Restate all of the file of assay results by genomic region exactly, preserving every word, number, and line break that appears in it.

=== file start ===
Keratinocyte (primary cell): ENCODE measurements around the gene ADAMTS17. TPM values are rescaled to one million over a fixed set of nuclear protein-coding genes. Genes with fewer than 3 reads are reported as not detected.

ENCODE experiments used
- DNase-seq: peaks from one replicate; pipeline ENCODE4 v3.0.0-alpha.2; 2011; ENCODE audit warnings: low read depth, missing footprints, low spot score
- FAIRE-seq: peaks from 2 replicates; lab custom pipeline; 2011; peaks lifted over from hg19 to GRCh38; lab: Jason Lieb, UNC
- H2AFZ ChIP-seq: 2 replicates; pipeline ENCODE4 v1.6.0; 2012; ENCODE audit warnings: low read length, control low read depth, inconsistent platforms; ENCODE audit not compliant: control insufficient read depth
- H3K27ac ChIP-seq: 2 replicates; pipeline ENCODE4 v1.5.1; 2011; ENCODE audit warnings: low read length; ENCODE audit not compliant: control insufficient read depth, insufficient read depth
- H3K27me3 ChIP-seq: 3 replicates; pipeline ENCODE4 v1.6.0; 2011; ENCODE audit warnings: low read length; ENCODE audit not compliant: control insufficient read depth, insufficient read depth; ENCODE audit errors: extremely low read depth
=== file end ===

Keratinocyte (primary cell): ENCODE measurements around the gene ADAMTS17. TPM values are rescaled to one million over a fixed set of nuclear protein-coding genes. Genes with fewer than 3 reads are reported as not detected.

ENCODE experiments used
- DNase-seq: peaks from one replicate; pipeline ENCODE4 v3.0.0-alpha.2; 2011; ENCODE audit warnings: low read depth, missing footprints, low spot score
- FAIRE-seq: peaks from 2 replicates; lab custom pipeline; 2011; peaks lifted over from hg19 to GRCh38; lab: Jason Lieb, UNC
- H2AFZ ChIP-seq: 2 replicates; pipeline ENCODE4 v1.6.0; 2012; ENCODE audit warnings: low read length, control low read depth, inconsistent platforms; ENCODE audit not compliant: control insufficient read depth
- H3K27ac ChIP-seq: 2 replicates; pipeline ENCODE4 v1.5.1; 2011; ENCODE audit warnings: low read length; ENCODE audit not compliant: control insufficient read depth, insufficient read depth
- H3K27me3 ChIP-seq: 3 replicates; pipeline ENCODE4 v1.6.0; 2011; ENCODE audit warnings: low read length; ENCODE audit not compliant: control insufficient read depth, insufficient read depth; ENCODE audit errors: extremely low read depth